THE FLORIDA SENATE SAYS ORLANDO NEEDS A BLACK DISTRICT. THE HOUSE DISAGREES. WHAT COMES NEXT?
By Andrew Pantazi
Dueling redistricting meetings Thursday drew a sharp contrast as legislative staff offered contradictory legal guidance to the Florida House and Senate redistricting committees.
The Florida Senate committee, which sent its congressional and Senate plans to the floor Thursday in bipartisan votes, heard that Congressional District 10 in Orlando is a protected Black coalition district.
The Florida House redistricting committee staff, just hours before, said the district has no such protections.
If the district is protected, that would mean legislators must ensure Black voters retain the ability to elect the candidate of their choice or risk violating the law. If the district is not protected, making voters’ race a predominant factor in drawing the district might violate the law.
It’s not clear why the two chambers reached contradictory conclusions.
According to their contract databases, the Florida House hired three law firms for redistricting, while the Florida Senate retained two.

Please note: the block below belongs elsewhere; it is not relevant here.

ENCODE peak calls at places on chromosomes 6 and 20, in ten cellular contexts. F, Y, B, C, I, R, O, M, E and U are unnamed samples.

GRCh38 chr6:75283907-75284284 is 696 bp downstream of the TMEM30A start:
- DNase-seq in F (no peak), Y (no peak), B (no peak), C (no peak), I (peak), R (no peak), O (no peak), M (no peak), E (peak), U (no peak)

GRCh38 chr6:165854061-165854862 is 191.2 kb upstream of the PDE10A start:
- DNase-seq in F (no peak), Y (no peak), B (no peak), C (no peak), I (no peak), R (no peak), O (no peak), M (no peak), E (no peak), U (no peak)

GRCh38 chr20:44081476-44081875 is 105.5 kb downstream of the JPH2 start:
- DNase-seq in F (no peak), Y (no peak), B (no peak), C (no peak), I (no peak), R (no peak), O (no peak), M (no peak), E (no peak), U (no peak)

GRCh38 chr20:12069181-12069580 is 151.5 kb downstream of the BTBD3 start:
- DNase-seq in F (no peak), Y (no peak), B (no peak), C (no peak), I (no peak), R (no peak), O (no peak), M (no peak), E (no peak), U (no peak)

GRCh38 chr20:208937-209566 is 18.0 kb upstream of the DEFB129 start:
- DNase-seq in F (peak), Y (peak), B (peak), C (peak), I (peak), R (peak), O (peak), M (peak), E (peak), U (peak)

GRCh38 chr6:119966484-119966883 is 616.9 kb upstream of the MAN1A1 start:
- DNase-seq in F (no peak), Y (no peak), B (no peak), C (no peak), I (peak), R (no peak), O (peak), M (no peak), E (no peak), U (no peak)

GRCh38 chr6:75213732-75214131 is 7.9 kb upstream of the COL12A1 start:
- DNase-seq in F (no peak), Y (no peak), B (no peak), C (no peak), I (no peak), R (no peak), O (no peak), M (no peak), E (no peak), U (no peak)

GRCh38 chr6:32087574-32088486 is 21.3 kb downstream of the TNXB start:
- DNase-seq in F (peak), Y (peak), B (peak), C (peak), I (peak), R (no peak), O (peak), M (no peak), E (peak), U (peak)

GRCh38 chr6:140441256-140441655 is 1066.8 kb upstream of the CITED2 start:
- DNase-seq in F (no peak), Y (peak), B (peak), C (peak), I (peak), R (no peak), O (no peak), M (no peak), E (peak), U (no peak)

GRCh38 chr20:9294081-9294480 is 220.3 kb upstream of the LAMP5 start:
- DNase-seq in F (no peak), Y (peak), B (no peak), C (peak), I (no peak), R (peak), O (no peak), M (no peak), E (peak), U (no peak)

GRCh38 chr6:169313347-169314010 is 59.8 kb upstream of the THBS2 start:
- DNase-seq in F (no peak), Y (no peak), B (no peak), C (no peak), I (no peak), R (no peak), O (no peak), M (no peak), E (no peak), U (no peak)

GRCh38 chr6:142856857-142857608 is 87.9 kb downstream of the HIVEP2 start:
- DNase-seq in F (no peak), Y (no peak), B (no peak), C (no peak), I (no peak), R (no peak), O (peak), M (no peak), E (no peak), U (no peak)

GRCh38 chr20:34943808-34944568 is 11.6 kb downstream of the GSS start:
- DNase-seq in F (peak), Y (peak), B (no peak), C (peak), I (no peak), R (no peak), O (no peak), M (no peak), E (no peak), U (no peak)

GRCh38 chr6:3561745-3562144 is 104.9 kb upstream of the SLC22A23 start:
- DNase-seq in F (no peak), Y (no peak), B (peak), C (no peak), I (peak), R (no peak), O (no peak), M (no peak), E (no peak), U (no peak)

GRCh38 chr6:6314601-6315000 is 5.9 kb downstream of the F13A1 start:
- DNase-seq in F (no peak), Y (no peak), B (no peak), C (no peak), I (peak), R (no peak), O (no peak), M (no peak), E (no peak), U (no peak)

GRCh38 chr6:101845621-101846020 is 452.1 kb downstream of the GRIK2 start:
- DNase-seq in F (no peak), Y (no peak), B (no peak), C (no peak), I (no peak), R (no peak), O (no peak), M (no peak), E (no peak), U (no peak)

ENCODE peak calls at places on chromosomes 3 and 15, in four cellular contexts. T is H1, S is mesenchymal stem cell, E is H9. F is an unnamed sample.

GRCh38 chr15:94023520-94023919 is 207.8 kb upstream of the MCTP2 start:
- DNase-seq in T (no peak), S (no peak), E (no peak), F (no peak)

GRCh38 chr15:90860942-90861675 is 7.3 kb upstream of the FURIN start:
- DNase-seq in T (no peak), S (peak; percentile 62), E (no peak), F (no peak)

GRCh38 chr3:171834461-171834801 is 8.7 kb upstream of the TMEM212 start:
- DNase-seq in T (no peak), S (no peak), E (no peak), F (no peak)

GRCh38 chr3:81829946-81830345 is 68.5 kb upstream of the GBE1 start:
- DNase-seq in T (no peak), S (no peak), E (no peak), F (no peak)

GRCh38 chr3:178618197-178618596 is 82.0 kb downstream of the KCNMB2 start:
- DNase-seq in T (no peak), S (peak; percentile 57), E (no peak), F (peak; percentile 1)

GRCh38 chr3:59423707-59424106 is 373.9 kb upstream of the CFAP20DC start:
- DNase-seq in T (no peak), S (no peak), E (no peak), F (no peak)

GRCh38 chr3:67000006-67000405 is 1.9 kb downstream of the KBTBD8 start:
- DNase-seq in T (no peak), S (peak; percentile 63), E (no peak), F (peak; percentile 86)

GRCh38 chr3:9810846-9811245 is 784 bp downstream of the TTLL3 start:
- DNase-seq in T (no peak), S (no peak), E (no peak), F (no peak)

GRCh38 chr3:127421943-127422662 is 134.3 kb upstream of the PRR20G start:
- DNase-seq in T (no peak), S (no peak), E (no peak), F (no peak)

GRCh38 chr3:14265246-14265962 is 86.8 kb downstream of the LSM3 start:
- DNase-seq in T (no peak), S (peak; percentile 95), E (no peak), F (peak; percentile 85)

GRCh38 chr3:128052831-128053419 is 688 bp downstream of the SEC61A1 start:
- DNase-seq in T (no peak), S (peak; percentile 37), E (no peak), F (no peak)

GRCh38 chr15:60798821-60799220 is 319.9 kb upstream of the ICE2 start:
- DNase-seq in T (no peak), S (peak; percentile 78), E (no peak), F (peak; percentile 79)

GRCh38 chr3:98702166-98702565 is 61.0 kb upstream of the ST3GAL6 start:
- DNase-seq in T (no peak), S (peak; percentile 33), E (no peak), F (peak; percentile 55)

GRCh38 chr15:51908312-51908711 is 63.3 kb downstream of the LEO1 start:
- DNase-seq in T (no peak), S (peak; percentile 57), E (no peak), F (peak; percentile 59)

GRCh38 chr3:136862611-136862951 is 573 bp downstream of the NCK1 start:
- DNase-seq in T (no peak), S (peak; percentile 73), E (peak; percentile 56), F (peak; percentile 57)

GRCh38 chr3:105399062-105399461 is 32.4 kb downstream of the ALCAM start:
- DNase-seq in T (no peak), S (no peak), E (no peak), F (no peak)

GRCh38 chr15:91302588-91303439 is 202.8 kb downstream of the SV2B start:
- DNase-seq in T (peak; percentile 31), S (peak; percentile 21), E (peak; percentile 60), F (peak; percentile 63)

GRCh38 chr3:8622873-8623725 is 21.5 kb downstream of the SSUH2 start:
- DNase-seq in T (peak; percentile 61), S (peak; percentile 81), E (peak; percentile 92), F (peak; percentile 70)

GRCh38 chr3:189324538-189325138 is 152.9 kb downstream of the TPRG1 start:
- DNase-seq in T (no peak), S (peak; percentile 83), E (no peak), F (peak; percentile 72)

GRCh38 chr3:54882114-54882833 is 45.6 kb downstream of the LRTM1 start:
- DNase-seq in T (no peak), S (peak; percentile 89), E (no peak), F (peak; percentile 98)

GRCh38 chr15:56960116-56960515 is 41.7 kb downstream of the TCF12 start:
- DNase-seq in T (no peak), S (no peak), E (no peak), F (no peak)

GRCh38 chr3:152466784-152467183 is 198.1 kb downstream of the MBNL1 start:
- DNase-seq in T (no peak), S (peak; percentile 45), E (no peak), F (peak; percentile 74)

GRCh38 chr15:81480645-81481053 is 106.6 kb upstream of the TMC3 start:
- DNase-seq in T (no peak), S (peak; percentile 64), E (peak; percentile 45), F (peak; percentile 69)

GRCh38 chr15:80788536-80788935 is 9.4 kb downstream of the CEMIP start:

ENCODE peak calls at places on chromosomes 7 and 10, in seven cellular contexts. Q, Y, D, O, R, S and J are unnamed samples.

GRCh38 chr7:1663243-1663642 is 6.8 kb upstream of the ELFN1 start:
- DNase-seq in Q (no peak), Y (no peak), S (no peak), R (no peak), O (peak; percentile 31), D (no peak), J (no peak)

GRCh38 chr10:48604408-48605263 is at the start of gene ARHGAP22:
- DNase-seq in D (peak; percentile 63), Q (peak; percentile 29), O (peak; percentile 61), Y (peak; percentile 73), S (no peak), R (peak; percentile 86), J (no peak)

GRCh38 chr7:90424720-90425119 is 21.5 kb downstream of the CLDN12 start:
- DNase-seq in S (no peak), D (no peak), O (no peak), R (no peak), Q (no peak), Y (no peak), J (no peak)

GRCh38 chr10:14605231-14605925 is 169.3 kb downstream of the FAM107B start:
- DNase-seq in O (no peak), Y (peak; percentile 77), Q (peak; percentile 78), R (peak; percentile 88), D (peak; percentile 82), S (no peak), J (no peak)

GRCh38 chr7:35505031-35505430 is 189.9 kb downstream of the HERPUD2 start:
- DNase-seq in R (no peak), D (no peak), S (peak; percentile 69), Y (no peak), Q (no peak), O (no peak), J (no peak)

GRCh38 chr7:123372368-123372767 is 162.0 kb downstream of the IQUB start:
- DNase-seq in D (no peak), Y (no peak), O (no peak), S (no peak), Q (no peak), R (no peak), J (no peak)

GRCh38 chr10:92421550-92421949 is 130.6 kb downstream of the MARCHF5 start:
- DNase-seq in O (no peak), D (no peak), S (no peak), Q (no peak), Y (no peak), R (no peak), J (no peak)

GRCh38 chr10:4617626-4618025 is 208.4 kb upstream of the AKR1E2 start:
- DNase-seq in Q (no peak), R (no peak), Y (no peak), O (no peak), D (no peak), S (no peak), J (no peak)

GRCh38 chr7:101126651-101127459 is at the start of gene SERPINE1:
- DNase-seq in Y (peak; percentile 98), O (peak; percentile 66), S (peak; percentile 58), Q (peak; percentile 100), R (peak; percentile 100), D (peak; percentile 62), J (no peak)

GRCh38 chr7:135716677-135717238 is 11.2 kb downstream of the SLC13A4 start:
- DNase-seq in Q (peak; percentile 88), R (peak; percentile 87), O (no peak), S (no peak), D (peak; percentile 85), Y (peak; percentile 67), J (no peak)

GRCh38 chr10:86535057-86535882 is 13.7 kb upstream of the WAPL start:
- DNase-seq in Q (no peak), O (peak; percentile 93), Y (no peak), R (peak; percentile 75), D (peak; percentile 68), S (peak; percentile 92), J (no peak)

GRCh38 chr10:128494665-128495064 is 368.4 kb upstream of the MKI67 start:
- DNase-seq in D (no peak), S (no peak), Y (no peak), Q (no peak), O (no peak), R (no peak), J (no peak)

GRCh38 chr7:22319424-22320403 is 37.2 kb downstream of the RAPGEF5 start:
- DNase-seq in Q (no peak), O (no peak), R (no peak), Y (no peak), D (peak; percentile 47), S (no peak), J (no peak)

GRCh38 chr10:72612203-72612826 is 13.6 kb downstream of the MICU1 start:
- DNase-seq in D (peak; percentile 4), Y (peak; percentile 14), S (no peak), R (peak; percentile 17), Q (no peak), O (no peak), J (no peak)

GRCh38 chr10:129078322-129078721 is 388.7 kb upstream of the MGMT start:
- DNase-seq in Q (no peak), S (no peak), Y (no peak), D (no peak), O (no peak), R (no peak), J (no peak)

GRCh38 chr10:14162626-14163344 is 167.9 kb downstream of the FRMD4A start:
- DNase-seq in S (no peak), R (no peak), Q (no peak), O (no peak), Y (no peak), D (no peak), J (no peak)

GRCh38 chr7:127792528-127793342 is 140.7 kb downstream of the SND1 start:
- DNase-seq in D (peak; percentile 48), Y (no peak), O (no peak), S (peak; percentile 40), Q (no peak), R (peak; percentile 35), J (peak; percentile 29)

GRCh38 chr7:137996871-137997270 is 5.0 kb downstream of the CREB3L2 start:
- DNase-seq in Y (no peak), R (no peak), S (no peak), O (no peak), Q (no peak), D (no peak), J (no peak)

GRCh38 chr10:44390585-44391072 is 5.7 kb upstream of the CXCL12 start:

“There is no one piece of data that makes it protected,” House Redistricting chairman Tom Leek said during the meeting when asked why the Orlando-area district wasn’t protected.
Two hours later, Jay Ferrin, the Senate’s redistricting staff director, said explicitly that the district was “an effective minority district protected from diminishment under Tier One [of the Florida Constitution’s redistricting standards]. A functional analysis confirms it does not deny or abridge the opportunity for African-Americans to participate in the political process. It does not diminish their ability to participate in the political process.”
Senate President Wilton Simpson’s spokeswoman Katie Betta said that he has not yet reviewed the maps or analysis that House staff produced. “Likewise, Senate staff have been working independently, at the direction of the Senate committee, and have not been collaborating with the House on map drawing and analysis,” she said in an email. “Moving forward in the Senate, the two maps (contained in bills SJR 100 and SB 102) will be taken up on the Senate floor next week. We would then begin the process of working with the House to ultimately pass identical bills. As with other legislation, the specific timeline and process for reconciling any differences between House and Senate bills would be determined once both Chambers have passed their respective legislation.”
House Speaker Chris Sprowls, Leek, Senate Reapportionment Committee chairman Ray Rodrigues, Ferrin and House redistricting staff director Leda Kelly all have not yet returned requests for comment.